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What is Beta-Alanine ?

In biochemistry, beta-alanine (or â-alanine) is the only naturally occurring beta amino acid, which are amino acids in which the amino group is at the â-position from the carboxylate group The IUPAC name for beta-alanine would be 3-aminopropanoic acid. Unlike its normal counterpart, L-á-alanine, beta-alanine has no chiral center.

Beta-alanine is not used in the biosynthesis of any major proteins or enzymes. It is formed in vivo by the degradation of dihydrouracil and carnosine. It is a component of the naturally occurring peptides carnosine and anserine and also of pantothenic acid (vitamin B5) which itself is a component of coenzyme A. Under normal conditions, beta-alanine is metabolized into acetic acid.

Beta-alanine is the rate-limiting precursor of carnosine, which is to say carnosine levels are limited by the amount of available beta-alanine. Supplementation with beta-alanine has been shown to increase the concentration of carnosine in muscles, decrease fatigue in athletes and increase total muscular work done.

Beta-Alanine efficacy is backed by major university, peer-reviewed studies performed on humans, not a cell, rat or goat study upon which other products typically base claims. The science behind beta-alanine is simple, it makes sense and it works. The information on this site, was designed to be used as a beta-alanine guide and is organized in a hands-on, easy-to-follow approach manner- with no fancy biochemistry or confusing graphs.

What is Beta-Alanine and where do we get it?

Beta-Alanine is a non-essential amino acid and is the only naturally occurring beta-amino acid. Not to be confused with regular alanine, beta- alanine is classified as a non-proteinogenic amino acid, as it is not believed to be used in the building of proteins.

The greatest natural dietary sources of beta-alanine are believed to be obtained through ingesting the beta-alanine containing dipeptides: carnosine, anserine and balenine, rather than directly ingesting beta-alanine. These dipeptides are found in protein rich foods such as chicken, beef, pork and fish.

It is predominantly through ingesting the dipeptide carnosine that we ingest most of our beta-alanine, as the two other dipeptides are not found nearly as plentiful in our typical coniferous diet. However, obtaining beta-alanine through these dipeptides is not the only way, as our bodies can synthesize it in the liver from the catabolism of pyrimidine nucleotides which are broken down into uracil and thymine and then metabolized into beta-alanine and B-aminoisobutyrate. Of course, it can also be ingested through direct supplementation which is the focus of this article.

Below is a list of the benefits from beta-alanine, supported by peer-reviewed university research, published in reputable science journals.

Benefits of Beta-Alanine as supported by scientific studies:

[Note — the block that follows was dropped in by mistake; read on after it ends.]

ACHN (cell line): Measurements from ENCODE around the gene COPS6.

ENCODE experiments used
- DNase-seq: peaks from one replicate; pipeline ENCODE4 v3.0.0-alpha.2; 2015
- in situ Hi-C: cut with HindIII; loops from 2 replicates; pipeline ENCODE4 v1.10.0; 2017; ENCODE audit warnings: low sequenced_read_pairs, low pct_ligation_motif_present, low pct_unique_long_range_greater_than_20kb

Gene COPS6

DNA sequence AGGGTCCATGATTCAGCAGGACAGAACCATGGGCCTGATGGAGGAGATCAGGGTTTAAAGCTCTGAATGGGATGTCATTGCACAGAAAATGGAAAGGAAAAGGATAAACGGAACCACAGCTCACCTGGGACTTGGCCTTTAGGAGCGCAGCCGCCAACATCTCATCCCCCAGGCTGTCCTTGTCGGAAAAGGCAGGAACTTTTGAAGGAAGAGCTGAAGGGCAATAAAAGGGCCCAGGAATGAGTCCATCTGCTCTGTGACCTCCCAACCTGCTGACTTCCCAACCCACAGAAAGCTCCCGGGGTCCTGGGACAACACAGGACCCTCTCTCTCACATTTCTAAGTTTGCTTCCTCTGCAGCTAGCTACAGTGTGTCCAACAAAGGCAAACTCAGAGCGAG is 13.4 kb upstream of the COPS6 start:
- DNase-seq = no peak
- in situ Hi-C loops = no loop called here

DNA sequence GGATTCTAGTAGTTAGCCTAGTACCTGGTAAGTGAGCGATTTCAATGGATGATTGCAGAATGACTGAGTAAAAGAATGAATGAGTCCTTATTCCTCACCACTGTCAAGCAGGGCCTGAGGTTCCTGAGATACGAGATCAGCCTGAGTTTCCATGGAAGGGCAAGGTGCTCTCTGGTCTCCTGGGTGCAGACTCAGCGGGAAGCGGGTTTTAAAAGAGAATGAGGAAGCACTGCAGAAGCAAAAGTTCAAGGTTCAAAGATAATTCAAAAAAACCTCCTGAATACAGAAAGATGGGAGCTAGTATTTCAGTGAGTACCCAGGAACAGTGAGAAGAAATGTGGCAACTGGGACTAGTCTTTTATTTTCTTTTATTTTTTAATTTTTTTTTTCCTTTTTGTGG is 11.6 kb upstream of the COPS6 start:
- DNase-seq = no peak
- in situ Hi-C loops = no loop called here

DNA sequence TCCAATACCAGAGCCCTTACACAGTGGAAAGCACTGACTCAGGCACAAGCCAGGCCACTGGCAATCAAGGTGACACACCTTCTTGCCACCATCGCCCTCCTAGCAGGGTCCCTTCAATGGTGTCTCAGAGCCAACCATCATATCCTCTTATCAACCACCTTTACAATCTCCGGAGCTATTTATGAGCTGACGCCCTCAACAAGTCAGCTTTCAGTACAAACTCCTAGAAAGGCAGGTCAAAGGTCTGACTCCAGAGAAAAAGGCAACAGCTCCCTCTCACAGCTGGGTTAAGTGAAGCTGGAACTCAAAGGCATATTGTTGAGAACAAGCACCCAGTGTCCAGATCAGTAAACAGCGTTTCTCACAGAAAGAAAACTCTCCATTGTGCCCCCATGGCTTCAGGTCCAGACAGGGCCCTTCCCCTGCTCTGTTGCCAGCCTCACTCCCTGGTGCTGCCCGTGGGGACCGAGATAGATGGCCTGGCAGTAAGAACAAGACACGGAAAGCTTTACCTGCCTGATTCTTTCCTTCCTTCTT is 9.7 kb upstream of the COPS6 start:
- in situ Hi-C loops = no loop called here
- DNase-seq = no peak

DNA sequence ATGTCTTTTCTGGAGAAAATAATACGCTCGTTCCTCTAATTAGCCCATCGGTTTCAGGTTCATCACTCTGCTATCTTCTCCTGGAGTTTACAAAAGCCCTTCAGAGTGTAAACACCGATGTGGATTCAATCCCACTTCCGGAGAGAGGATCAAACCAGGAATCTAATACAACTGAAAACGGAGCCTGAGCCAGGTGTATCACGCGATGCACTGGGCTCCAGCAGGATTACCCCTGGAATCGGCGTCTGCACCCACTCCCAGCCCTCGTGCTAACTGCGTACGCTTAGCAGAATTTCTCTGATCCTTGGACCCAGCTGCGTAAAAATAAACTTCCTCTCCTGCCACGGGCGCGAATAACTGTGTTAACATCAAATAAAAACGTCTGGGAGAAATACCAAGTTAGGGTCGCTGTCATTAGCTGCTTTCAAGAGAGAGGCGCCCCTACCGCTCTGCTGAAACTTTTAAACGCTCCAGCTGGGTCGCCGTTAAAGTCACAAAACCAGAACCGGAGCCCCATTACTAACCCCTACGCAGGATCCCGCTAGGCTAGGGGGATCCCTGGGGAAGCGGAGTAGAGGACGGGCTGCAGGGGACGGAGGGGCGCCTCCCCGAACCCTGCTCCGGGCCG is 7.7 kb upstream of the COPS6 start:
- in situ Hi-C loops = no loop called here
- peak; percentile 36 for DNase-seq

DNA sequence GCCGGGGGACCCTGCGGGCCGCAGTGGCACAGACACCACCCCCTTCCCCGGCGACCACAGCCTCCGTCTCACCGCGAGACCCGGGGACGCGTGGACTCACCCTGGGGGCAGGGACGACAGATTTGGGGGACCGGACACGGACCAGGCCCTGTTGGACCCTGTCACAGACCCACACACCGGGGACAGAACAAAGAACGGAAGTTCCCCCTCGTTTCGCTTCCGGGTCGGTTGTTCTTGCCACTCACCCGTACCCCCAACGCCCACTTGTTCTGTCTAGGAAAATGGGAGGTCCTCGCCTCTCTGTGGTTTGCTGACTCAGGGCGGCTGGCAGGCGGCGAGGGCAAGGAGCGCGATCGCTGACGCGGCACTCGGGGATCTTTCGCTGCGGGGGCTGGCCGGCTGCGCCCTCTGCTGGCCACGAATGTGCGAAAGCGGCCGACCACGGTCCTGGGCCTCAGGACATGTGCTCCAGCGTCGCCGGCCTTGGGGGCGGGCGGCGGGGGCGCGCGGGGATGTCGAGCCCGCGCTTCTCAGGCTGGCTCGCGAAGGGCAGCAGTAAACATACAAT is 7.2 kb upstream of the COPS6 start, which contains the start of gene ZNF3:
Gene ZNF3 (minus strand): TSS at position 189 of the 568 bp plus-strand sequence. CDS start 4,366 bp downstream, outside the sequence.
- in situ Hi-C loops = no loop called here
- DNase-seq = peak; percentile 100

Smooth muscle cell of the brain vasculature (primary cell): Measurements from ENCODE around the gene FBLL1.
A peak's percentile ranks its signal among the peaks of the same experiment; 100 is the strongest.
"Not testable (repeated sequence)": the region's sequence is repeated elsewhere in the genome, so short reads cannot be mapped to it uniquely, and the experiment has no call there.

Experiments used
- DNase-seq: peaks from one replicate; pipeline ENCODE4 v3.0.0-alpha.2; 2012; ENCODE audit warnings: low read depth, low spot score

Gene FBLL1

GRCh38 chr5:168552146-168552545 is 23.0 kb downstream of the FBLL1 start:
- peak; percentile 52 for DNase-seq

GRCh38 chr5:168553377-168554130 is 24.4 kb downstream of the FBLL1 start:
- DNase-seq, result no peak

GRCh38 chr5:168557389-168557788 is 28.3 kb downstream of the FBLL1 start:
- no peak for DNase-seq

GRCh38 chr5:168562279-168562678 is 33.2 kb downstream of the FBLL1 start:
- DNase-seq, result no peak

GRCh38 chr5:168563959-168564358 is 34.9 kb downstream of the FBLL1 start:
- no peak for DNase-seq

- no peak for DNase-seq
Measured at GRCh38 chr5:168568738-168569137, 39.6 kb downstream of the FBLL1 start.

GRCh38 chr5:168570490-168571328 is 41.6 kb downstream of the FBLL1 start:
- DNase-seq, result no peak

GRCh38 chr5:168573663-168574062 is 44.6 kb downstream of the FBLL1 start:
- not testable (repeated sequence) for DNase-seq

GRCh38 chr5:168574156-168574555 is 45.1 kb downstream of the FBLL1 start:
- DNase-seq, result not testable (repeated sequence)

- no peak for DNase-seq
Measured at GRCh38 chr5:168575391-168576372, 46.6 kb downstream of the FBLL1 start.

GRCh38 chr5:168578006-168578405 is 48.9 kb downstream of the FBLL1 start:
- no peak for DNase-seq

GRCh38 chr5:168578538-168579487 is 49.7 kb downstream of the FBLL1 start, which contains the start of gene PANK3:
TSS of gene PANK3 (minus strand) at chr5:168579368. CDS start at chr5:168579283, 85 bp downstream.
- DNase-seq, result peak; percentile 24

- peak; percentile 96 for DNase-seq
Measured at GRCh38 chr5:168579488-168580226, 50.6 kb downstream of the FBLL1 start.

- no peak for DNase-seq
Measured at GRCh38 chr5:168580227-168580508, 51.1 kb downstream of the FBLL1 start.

Increase Muscular Strength & Power Output. Increases Muscle Mass Increase Anaerobic Endurance Increases Aerobic Endurance Delay Muscular Fatigue- Train Harder & Longer

What causes our muscles to lose strength,power and endurance during intense exercise?

When we exercise, especially when it’s high intensity exercise, our bodies accumulate a large amount of hydrogen ions (H+), causing our muscles’ pH to drop (become more acidic). This process is occurring whether you feel a burn or not.

The breakdown of ATP and the subsequent rise in H+ concentrations occur in all of our energy systems but H+ buildup is most prevalent in an energy system called glycolysis, which also produces lactic acid. At physiological pH, lactic acid dissociates H+ and is the primary source of released H+ ions during exercise, causing pH to drop.

It is the released H+ from lactic acid that causes muscular performance problems, not the leftover lactate ions as many incorrectly believe. While lactic acid is the primary source of released H+, it is not the only source. H+ ions are also being released at a rapid rate when you break down the high energy compound ATP during exercise. With the presence of many sources during energy production releasing H+, pH drops quickly.

As our muscles pH quickly drops, so does their ability to contract forcibly and maintain a high level of performance throughout your workout session. Not being able to perform and maintain forceful muscular contractions and push your body to the limit during your workout session, seriously hampers your ability to maximally overload your muscles and force new muscle gains.

In a nutshell, H+ causes your muscles pH to drop, in tern decreasing your strength and causing you to fatigue faster. These limitations stop you from adequately overloading your muscles and forcing NEW muscle gains

So how can beta-alanine help us overcome this drop in pH that limits exercise performance?

To understand how beta-alanine works to fight the drop in pH within our muscle, you must first understand how carnosine works. The reason being is, beta-alanine’s performance benefits are not direct but realized through its ability to boost the synthesis of carnosine.





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